It’s not all that unusual for musicians to talk the talk about taking a less-is-more approach to their work – but it’s rare indeed for artists to really walk the walk, and apply that philosophy across the board. Over the better part of a decade, Shovels & Rope have done just that, cutting unnecessary frills from their songs, not to mention the very way they live their musical lives.“If there is an American rock movement of the now, this acoustic twosome from Charleston, S.C., is close to the nerve center.” – New York Times
Cary Ann Hearst and Michael Trent, aka Shovels & Rope, are set to release their sophomore album Swimmin’ Time (Dualtone Music) on August 26. Swimmin’ Time is the highly-anticipated follow up to the band’s 2012 breakthrough debut O’ Be Joyful, which garnered unanimous praise from the press (See Quotes), followed by dozens of sold out shows, national television appearances, numerous year-end lists, impressive album sales and major festival performances. To cap it all off, Shovels & Rope took home two of the top honors, Song of the Year “Birmingham” and Emerging Artist of the Year at the 2013 Americana Music Awards.
While O’ Be Joyful was recorded at home, in hotel rooms, in their van and throughout their travels, the band remained stationary by recording Swimmin’ Time at their home studio in Charleston, SC with Trent again producing. Swimmin’ Time features 13 new songs that maintain the elemental Shovels & Rope songwriting and sound while incorporating new ingredients to the mix. From the heady harmonies of “The Devil Is All Around” and the quirky “Mary Ann & One-Eyed Dan” to the epic beauty of “After The Storm” and the Waits-ian “Ohio” fans are sure to be pleased and pleasantly surprised by some of the chosen new paths and dark turns.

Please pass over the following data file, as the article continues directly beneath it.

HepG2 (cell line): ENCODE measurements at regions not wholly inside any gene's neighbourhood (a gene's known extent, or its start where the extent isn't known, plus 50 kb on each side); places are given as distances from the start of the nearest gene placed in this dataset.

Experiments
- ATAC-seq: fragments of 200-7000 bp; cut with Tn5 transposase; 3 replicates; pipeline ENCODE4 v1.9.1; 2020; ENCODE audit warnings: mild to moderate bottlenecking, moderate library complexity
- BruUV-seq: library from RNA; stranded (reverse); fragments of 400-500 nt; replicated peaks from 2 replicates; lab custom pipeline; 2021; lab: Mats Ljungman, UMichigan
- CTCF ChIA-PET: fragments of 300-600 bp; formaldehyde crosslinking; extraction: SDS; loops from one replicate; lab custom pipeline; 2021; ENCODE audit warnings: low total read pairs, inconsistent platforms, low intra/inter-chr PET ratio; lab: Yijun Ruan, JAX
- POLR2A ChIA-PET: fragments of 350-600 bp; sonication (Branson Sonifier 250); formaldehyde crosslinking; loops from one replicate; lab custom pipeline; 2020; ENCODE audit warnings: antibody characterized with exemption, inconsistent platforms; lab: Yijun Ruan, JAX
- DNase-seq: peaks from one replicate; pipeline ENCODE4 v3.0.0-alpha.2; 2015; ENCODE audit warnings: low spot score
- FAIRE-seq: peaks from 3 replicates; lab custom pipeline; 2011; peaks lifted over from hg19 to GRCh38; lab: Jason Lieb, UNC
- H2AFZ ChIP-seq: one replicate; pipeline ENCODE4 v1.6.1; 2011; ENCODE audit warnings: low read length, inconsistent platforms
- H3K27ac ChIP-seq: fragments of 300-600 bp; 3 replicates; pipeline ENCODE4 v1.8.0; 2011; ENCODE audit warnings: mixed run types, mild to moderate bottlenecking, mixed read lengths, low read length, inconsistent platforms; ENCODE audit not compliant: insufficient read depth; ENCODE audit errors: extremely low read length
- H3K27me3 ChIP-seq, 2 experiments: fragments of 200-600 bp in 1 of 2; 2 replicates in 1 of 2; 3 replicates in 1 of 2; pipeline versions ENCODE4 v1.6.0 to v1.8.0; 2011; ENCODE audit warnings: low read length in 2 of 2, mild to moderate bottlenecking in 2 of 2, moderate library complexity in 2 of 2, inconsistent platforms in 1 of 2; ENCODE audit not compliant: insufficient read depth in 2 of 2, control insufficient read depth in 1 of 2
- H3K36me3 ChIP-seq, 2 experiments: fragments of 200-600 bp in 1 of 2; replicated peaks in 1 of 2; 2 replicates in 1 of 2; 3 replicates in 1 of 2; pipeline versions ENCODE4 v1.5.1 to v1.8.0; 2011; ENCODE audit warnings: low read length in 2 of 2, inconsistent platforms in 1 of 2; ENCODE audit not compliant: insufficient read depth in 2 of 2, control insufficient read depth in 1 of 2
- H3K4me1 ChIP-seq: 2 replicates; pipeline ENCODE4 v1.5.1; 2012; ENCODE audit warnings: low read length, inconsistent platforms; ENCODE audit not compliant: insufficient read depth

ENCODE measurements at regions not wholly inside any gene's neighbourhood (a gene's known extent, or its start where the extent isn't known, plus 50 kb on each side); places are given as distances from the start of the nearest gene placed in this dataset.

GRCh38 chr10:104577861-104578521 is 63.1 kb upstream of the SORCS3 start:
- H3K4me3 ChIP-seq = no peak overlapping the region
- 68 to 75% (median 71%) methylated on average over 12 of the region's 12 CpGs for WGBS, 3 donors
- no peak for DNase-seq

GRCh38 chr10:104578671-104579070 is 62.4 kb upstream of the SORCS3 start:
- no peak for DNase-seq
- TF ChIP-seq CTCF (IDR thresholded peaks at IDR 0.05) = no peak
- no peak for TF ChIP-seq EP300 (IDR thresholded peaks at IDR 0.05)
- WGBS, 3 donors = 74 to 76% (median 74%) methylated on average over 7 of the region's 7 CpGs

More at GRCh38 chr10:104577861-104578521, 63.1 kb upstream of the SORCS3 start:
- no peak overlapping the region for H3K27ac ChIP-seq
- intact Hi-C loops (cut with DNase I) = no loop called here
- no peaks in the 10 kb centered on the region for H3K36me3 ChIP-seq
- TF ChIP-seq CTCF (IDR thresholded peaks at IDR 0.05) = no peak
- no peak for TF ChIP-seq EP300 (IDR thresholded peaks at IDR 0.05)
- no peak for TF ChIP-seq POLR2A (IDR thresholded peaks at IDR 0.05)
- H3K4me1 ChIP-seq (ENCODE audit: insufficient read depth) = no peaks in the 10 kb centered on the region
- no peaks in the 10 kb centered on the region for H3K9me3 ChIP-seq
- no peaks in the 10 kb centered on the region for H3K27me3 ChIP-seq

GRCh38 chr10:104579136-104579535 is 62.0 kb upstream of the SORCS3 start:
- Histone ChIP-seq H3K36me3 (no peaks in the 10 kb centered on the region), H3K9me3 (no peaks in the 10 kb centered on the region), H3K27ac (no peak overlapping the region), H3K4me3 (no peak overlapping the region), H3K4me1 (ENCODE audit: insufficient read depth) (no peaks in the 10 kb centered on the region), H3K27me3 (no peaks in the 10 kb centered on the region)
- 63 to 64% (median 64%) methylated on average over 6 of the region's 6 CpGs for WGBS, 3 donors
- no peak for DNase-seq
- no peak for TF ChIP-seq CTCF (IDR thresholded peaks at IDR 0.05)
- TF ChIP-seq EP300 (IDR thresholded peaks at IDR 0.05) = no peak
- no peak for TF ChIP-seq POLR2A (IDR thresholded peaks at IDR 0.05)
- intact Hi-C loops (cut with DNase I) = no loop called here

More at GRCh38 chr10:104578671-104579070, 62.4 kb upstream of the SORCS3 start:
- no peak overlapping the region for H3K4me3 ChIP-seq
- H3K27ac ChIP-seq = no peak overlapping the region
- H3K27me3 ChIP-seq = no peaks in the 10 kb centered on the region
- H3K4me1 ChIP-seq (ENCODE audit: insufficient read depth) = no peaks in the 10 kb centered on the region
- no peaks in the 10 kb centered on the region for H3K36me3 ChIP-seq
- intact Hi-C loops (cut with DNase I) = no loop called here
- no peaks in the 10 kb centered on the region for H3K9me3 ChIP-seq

"Cary Ann Hearst and Michael Trent were solid singers and songwriters on their own, but the pairing is truly a thing of magic...” – Filter
Shovels & Rope has appeared on The Late Show with David Letterman and PBS’ Austin City Limits, while coverage ran in a multitude of outlets including The New Yorker, Wall Street Journal, USA Today, New York Times, Associated Press, Southern Living, Garden & Gun, American Songwriter, Filter, Nylon, and
much more, including a NPR Tiny Desk Concert. Also, the new documentary film The Ballad of Shovels & Rope, which chronicles the band’s humble beginnings through the release of O’ Be Joyful, recently received accolades at the Nashville Film Festival.
“Consciously or not, we’ve always insulated ourselves from outside influences,” says Cary Ann. “The key, for us, is to be authentic to ourselves – and, sometimes to a fault, we’ve managed to do that. I don’t think we’d be able to keep doing this if we backed off from what we were doing when we started.”Shovels & Rope make music that exudes raw beauty, honesty, grit and passion. Hard work does pay off; the band spent the better part of 2012 and 2013 touring almost non-stop, spreading their signature blend of rock, country, punk and folk to the masses. Their live performances are undeniable, as the couple does not
sing to each other, they sing at each other, pushing one another while playing multiple instruments. “The husband-and-wife duo's chemistry and ramshackle playfulness make them difficult to resist.” says NPR Music. Hearst & Trent throw it all out there, without a safety net, and audiences feel every nuance. The New York Times said of their debut Coachella performance, “Of all this afternoon’s young bands, they were the softest, but they might make the loudest crash.” What began in tiny bars has graduated to clubs, theaters and major festivals, including Newport Folk, Lollapalooza, Sasquatch, Hangout and many others, with Bonnaroo and more coming in 2014.